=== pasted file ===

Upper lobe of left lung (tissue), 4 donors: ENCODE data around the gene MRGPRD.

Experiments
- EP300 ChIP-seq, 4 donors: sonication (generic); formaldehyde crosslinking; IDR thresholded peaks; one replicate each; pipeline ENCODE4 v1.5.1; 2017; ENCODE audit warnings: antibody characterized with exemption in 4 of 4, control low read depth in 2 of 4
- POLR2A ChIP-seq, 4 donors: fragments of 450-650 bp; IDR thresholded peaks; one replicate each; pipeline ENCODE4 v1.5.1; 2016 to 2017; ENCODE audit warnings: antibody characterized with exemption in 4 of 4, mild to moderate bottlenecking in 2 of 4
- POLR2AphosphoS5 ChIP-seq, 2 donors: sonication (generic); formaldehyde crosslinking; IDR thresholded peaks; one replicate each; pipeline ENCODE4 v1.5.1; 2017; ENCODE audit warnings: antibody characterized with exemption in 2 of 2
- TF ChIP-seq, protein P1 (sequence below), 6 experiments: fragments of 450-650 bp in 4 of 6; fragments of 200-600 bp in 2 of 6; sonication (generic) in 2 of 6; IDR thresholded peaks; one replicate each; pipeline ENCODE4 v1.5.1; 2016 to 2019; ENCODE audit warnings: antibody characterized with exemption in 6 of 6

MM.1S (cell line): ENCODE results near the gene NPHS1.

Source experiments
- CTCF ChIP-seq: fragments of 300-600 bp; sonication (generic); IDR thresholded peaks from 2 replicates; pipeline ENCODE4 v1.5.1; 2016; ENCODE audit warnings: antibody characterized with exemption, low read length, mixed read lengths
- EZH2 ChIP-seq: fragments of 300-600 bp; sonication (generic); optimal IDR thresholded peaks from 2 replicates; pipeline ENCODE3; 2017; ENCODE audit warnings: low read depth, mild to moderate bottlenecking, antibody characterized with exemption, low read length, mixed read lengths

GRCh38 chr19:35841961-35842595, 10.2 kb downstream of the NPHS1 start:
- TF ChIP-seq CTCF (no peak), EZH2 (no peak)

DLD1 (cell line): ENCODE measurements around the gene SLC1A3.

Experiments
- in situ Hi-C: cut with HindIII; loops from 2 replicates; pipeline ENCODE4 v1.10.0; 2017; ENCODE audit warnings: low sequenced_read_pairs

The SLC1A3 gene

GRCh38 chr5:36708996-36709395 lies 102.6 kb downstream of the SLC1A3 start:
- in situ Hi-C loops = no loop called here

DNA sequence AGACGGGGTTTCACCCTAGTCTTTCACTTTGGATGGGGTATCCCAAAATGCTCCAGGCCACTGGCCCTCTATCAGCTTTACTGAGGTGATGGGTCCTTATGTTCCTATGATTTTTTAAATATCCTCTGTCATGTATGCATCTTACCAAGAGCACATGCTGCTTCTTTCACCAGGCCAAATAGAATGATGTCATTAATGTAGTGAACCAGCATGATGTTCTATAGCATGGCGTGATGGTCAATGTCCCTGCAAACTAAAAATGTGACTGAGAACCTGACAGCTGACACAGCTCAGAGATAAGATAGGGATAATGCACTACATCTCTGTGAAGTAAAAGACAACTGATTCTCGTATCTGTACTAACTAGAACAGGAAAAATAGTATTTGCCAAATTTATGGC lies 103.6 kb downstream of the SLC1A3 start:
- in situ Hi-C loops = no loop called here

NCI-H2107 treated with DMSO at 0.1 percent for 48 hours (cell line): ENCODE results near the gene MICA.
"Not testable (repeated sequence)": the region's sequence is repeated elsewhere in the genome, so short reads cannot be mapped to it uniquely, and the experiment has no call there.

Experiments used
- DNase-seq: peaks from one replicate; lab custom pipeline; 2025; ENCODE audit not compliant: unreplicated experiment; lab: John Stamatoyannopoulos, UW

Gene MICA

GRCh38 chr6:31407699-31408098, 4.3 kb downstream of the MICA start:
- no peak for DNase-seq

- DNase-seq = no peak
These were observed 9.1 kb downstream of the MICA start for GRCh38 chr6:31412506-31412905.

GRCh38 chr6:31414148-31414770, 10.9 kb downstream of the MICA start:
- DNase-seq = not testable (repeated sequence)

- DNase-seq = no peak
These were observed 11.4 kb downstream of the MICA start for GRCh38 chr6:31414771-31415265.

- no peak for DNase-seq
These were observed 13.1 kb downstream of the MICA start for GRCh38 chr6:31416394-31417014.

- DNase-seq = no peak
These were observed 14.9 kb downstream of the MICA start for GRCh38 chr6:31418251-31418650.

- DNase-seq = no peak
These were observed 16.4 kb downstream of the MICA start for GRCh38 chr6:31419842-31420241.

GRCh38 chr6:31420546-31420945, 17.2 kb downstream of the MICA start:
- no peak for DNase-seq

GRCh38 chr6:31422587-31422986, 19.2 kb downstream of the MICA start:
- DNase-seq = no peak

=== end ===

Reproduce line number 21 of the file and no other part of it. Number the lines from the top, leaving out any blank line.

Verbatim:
NCI-H2107 treated with DMSO at 0.1 percent for 48 hours (cell line): ENCODE results near the gene MICA.